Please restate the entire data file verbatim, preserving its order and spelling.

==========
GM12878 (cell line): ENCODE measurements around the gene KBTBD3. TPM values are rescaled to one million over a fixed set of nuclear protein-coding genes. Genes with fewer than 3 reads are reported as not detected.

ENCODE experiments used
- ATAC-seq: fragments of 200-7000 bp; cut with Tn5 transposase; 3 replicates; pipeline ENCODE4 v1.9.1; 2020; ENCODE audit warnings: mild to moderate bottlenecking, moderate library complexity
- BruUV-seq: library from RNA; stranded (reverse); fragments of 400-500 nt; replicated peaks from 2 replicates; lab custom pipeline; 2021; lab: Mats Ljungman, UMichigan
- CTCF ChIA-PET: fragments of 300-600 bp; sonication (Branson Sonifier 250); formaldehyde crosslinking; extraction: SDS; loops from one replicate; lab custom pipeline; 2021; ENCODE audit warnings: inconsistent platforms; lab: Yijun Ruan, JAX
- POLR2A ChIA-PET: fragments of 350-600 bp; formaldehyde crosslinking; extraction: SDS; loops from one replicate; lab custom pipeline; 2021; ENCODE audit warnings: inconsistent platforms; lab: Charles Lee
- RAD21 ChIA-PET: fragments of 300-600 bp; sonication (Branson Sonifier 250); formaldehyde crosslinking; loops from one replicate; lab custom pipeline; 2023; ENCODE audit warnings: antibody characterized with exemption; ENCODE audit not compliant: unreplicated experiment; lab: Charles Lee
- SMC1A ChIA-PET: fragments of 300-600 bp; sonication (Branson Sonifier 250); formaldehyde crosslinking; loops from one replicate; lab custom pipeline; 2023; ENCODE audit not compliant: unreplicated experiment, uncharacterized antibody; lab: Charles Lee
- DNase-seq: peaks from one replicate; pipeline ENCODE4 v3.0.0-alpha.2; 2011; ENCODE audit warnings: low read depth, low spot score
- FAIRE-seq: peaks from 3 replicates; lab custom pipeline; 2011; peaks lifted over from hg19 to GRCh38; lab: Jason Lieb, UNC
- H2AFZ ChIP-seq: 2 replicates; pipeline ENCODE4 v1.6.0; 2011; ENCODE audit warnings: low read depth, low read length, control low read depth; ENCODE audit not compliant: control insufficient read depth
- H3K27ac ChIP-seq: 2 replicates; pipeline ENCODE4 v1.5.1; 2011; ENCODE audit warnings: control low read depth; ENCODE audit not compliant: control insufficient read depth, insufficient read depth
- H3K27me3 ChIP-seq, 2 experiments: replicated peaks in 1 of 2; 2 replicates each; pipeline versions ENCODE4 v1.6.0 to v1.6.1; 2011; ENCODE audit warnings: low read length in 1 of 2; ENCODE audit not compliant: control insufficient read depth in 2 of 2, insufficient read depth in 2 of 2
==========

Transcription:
GM12878 (cell line): ENCODE measurements around the gene KBTBD3. TPM values are rescaled to one million over a fixed set of nuclear protein-coding genes. Genes with fewer than 3 reads are reported as not detected.

ENCODE experiments used
- ATAC-seq: fragments of 200-7000 bp; cut with Tn5 transposase; 3 replicates; pipeline ENCODE4 v1.9.1; 2020; ENCODE audit warnings: mild to moderate bottlenecking, moderate library complexity
- BruUV-seq: library from RNA; stranded (reverse); fragments of 400-500 nt; replicated peaks from 2 replicates; lab custom pipeline; 2021; lab: Mats Ljungman, UMichigan
- CTCF ChIA-PET: fragments of 300-600 bp; sonication (Branson Sonifier 250); formaldehyde crosslinking; extraction: SDS; loops from one replicate; lab custom pipeline; 2021; ENCODE audit warnings: inconsistent platforms; lab: Yijun Ruan, JAX
- POLR2A ChIA-PET: fragments of 350-600 bp; formaldehyde crosslinking; extraction: SDS; loops from one replicate; lab custom pipeline; 2021; ENCODE audit warnings: inconsistent platforms; lab: Charles Lee
- RAD21 ChIA-PET: fragments of 300-600 bp; sonication (Branson Sonifier 250); formaldehyde crosslinking; loops from one replicate; lab custom pipeline; 2023; ENCODE audit warnings: antibody characterized with exemption; ENCODE audit not compliant: unreplicated experiment; lab: Charles Lee
- SMC1A ChIA-PET: fragments of 300-600 bp; sonication (Branson Sonifier 250); formaldehyde crosslinking; loops from one replicate; lab custom pipeline; 2023; ENCODE audit not compliant: unreplicated experiment, uncharacterized antibody; lab: Charles Lee
- DNase-seq: peaks from one replicate; pipeline ENCODE4 v3.0.0-alpha.2; 2011; ENCODE audit warnings: low read depth, low spot score
- FAIRE-seq: peaks from 3 replicates; lab custom pipeline; 2011; peaks lifted over from hg19 to GRCh38; lab: Jason Lieb, UNC
- H2AFZ ChIP-seq: 2 replicates; pipeline ENCODE4 v1.6.0; 2011; ENCODE audit warnings: low read depth, low read length, control low read depth; ENCODE audit not compliant: control insufficient read depth
- H3K27ac ChIP-seq: 2 replicates; pipeline ENCODE4 v1.5.1; 2011; ENCODE audit warnings: control low read depth; ENCODE audit not compliant: control insufficient read depth, insufficient read depth
- H3K27me3 ChIP-seq, 2 experiments: replicated peaks in 1 of 2; 2 replicates each; pipeline versions ENCODE4 v1.6.0 to v1.6.1; 2011; ENCODE audit warnings: low read length in 1 of 2; ENCODE audit not compliant: control insufficient read depth in 2 of 2, insufficient read depth in 2 of 2